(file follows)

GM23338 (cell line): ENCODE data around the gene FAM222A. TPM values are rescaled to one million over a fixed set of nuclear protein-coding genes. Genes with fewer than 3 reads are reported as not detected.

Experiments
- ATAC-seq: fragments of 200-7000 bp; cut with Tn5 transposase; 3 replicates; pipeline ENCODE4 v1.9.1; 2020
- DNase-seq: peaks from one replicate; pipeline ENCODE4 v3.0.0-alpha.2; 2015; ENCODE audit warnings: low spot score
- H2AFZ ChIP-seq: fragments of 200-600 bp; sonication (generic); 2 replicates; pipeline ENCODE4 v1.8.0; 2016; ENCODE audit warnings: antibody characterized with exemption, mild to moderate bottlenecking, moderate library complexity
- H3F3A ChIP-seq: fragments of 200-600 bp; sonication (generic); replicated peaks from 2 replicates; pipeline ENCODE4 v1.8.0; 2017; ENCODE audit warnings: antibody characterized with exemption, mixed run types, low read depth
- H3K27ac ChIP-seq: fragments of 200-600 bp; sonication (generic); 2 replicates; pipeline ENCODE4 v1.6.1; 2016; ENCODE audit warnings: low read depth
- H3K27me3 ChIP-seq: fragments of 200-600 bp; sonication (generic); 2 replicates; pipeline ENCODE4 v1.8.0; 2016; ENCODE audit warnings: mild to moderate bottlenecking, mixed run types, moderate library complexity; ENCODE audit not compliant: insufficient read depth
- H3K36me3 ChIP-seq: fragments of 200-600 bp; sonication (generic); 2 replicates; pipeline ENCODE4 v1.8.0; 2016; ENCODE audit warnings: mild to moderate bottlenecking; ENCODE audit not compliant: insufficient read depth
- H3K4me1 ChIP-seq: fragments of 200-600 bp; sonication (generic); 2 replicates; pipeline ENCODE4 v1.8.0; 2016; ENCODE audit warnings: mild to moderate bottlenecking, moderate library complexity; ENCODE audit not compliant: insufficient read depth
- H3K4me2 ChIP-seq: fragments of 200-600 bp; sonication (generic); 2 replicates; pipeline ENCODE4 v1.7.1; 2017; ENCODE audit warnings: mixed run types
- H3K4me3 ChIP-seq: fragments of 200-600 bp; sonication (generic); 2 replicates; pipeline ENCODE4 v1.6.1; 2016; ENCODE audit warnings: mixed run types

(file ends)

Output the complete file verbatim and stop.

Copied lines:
GM23338 (cell line): ENCODE data around the gene FAM222A. TPM values are rescaled to one million over a fixed set of nuclear protein-coding genes. Genes with fewer than 3 reads are reported as not detected.

Experiments
- ATAC-seq: fragments of 200-7000 bp; cut with Tn5 transposase; 3 replicates; pipeline ENCODE4 v1.9.1; 2020
- DNase-seq: peaks from one replicate; pipeline ENCODE4 v3.0.0-alpha.2; 2015; ENCODE audit warnings: low spot score
- H2AFZ ChIP-seq: fragments of 200-600 bp; sonication (generic); 2 replicates; pipeline ENCODE4 v1.8.0; 2016; ENCODE audit warnings: antibody characterized with exemption, mild to moderate bottlenecking, moderate library complexity
- H3F3A ChIP-seq: fragments of 200-600 bp; sonication (generic); replicated peaks from 2 replicates; pipeline ENCODE4 v1.8.0; 2017; ENCODE audit warnings: antibody characterized with exemption, mixed run types, low read depth
- H3K27ac ChIP-seq: fragments of 200-600 bp; sonication (generic); 2 replicates; pipeline ENCODE4 v1.6.1; 2016; ENCODE audit warnings: low read depth
- H3K27me3 ChIP-seq: fragments of 200-600 bp; sonication (generic); 2 replicates; pipeline ENCODE4 v1.8.0; 2016; ENCODE audit warnings: mild to moderate bottlenecking, mixed run types, moderate library complexity; ENCODE audit not compliant: insufficient read depth
- H3K36me3 ChIP-seq: fragments of 200-600 bp; sonication (generic); 2 replicates; pipeline ENCODE4 v1.8.0; 2016; ENCODE audit warnings: mild to moderate bottlenecking; ENCODE audit not compliant: insufficient read depth
- H3K4me1 ChIP-seq: fragments of 200-600 bp; sonication (generic); 2 replicates; pipeline ENCODE4 v1.8.0; 2016; ENCODE audit warnings: mild to moderate bottlenecking, moderate library complexity; ENCODE audit not compliant: insufficient read depth
- H3K4me2 ChIP-seq: fragments of 200-600 bp; sonication (generic); 2 replicates; pipeline ENCODE4 v1.7.1; 2017; ENCODE audit warnings: mixed run types
- H3K4me3 ChIP-seq: fragments of 200-600 bp; sonication (generic); 2 replicates; pipeline ENCODE4 v1.6.1; 2016; ENCODE audit warnings: mixed run types